Many games allow the player to run around as a zombie, infecting humans and amassing a small zombie army. I, Zombie takes this concept of becoming the undead and creates a fun, charming games where the player sneaks around and creates zombie brethren. However, the fun stealth gameplay feels shallow and ends up being far too short for an otherwise enjoyable experience.
I, Zombie is a top-down stealth game split into thirty different levels, with the first twenty being spread across a typical suburban area while the last ten take place in a winter wonderland. The art style of I, Zombie is rather wholesome and cartoonish, feeling more geared towards a younger crowd despite the subject matter. The player must hide and run from any soldiers that they encounter as they get closer to defenseless humans that they can infect and then take over the entire map. Finishing a level gives a 3-star rank depending on how many zombies are left “alive” by the time you beat the level, so careful planning is recommended if you are an addict to high ranks and scores. In order to keep your zombies undead and well, the player can hide away until their minions and their own health are recovered. Planning around when you’ll send your minions out to attack or having them wait around for the right moment is a key component to getting the job done as quickly and effectively.
The gameplay of I, Zombie is fun and engaging — but unfortunately this fun only lasts for a couple of levels. The main reason for this is the fact that there is very little variety in levels, with the only different levels being when you have to chase down a single scientist while the soldiers are superpowered. That isn’t to say I never enjoyed myself, as the first couple of levels set up the game rather well, and I was excited to see how the game advanced as I got further along. Unfortunately, the game never truly hit that point of advancing towards more complex and intricate. Adding on to this lack of variety is the fact that the game is rather short. Certain levels can take as little as half a minute to complete, and the whole game can be completed within around an hour or two. To rectify this, I, Zombie places a big emphasis on the level editor that comes included.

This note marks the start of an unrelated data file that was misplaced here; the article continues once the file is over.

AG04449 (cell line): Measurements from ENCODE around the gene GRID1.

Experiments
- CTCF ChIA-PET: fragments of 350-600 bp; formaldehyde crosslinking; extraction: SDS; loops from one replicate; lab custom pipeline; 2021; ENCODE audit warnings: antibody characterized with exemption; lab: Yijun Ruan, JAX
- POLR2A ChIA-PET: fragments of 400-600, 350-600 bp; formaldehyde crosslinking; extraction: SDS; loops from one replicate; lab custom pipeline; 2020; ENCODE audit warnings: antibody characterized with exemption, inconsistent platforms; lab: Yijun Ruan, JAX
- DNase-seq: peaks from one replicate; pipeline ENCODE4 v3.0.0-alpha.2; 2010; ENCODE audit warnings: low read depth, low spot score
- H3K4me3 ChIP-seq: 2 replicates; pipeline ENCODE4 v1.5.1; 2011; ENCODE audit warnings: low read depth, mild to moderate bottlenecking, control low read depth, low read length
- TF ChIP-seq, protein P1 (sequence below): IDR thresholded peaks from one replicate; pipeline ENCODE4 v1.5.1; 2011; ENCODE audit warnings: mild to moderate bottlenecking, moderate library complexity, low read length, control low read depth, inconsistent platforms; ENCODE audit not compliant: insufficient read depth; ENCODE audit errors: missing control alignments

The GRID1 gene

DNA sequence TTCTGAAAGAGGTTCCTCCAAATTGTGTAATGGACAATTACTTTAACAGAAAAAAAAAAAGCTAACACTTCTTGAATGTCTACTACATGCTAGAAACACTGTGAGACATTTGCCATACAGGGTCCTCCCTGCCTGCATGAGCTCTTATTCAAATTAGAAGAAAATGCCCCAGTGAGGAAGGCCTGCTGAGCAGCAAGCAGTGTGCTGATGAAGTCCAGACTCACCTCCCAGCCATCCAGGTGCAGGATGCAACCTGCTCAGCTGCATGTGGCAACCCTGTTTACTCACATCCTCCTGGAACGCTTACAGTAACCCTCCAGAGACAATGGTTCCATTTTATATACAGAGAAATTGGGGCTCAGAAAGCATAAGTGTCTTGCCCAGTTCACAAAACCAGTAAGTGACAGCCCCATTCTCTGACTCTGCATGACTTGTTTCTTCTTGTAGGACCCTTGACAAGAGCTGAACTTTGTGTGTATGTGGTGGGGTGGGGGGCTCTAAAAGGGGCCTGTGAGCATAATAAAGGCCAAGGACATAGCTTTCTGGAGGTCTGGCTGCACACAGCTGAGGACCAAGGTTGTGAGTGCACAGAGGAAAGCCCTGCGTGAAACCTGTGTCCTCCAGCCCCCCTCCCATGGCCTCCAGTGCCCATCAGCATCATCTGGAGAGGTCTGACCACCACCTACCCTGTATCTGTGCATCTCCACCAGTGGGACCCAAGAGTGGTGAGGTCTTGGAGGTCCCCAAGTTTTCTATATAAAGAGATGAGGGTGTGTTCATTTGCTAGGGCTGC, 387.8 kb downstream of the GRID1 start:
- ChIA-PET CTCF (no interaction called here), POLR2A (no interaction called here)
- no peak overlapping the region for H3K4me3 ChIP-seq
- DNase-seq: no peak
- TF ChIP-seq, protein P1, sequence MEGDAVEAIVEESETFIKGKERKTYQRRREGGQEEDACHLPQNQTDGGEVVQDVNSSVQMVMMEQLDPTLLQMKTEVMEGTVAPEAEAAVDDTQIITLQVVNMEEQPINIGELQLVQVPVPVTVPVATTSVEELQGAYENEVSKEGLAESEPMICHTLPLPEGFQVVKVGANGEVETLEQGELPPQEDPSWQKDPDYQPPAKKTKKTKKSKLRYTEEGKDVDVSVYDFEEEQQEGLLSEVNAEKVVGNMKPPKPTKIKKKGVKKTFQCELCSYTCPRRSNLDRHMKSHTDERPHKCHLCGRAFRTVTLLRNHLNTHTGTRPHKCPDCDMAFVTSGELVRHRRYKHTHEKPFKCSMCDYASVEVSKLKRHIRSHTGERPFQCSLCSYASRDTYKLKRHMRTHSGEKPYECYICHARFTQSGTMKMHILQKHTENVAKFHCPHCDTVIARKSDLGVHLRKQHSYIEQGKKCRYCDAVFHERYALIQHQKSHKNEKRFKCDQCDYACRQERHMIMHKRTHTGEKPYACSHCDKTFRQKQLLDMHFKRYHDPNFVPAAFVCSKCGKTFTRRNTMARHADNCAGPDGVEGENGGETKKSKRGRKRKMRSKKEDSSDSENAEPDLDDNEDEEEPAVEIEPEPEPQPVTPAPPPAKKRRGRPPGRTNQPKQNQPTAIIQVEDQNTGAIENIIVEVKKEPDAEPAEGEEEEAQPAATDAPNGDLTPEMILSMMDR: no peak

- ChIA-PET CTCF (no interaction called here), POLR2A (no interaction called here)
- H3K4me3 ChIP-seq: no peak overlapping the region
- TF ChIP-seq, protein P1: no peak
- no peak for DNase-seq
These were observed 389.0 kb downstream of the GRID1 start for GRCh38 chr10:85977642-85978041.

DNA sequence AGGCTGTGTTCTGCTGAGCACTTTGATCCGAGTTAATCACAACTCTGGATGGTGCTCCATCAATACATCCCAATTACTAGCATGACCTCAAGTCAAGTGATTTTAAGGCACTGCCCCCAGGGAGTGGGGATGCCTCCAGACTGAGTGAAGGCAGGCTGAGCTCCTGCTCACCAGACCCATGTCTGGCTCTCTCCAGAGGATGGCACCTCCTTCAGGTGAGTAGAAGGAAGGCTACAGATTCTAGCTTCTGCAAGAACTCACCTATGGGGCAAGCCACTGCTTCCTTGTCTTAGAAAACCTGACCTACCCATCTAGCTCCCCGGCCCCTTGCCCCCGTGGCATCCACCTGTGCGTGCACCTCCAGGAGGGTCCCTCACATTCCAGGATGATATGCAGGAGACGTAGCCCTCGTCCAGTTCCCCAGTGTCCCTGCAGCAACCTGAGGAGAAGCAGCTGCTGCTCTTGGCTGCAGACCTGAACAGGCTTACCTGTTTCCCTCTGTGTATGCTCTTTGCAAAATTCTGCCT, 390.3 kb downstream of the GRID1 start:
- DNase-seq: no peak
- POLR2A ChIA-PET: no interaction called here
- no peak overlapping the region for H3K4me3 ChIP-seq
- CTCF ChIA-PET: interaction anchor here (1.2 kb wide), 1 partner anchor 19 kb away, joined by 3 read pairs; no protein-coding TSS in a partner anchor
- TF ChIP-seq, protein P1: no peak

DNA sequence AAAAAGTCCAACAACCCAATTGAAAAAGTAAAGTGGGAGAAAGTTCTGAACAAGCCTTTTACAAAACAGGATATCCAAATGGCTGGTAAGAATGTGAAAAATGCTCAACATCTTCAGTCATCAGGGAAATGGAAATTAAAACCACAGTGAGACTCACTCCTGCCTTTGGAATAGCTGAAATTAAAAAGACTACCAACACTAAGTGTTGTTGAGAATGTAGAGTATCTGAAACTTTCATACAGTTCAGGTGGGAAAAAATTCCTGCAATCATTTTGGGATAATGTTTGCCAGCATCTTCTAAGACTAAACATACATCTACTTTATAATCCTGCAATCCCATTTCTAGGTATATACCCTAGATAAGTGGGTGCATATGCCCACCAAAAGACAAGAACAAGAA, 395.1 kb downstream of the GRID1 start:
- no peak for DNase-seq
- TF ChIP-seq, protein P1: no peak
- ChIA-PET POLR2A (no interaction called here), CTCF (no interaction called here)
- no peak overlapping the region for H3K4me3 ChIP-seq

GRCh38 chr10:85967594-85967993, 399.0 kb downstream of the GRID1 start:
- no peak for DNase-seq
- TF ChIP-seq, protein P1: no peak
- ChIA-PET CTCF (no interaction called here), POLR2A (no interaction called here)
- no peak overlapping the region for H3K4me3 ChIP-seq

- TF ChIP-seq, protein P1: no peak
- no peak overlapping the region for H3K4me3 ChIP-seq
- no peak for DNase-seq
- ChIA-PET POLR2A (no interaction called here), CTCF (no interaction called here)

I, Zombie’s level editor allows the audience of the game to create their own levels and share them with the world once they are done. While this is a nice feature to have, as it adds theoretically limitless gameplay and even features every asset in the game for the player to utilize, the problem is the gameplay at its core. As the game already feels rather shallow, adding however many levels personally won’t make the game feel any less repetitive. It’s a shame, as having more enemy variations or obstacles could’ve added much needed replay value to the game.
I, Zombie is a really fun game that is unfortunately bogged down by lack of variety and plenty of repetition. There is certainly fun to be had throughout the thirty levels, and some of the levels in particular left a great impression due to how engaging they were, but those moments of fun don’t make up for the short experience lacking many unique aspects. With a few updates and additions to the game, however, I can definitely see it becoming a game to come back and enjoy every now and then, especially given the ability to create as many levels as your heart desires.
- Charming aesthetic and design
- Simple but entertaining gameplay
- Level editor
- Lack of variety
- Very short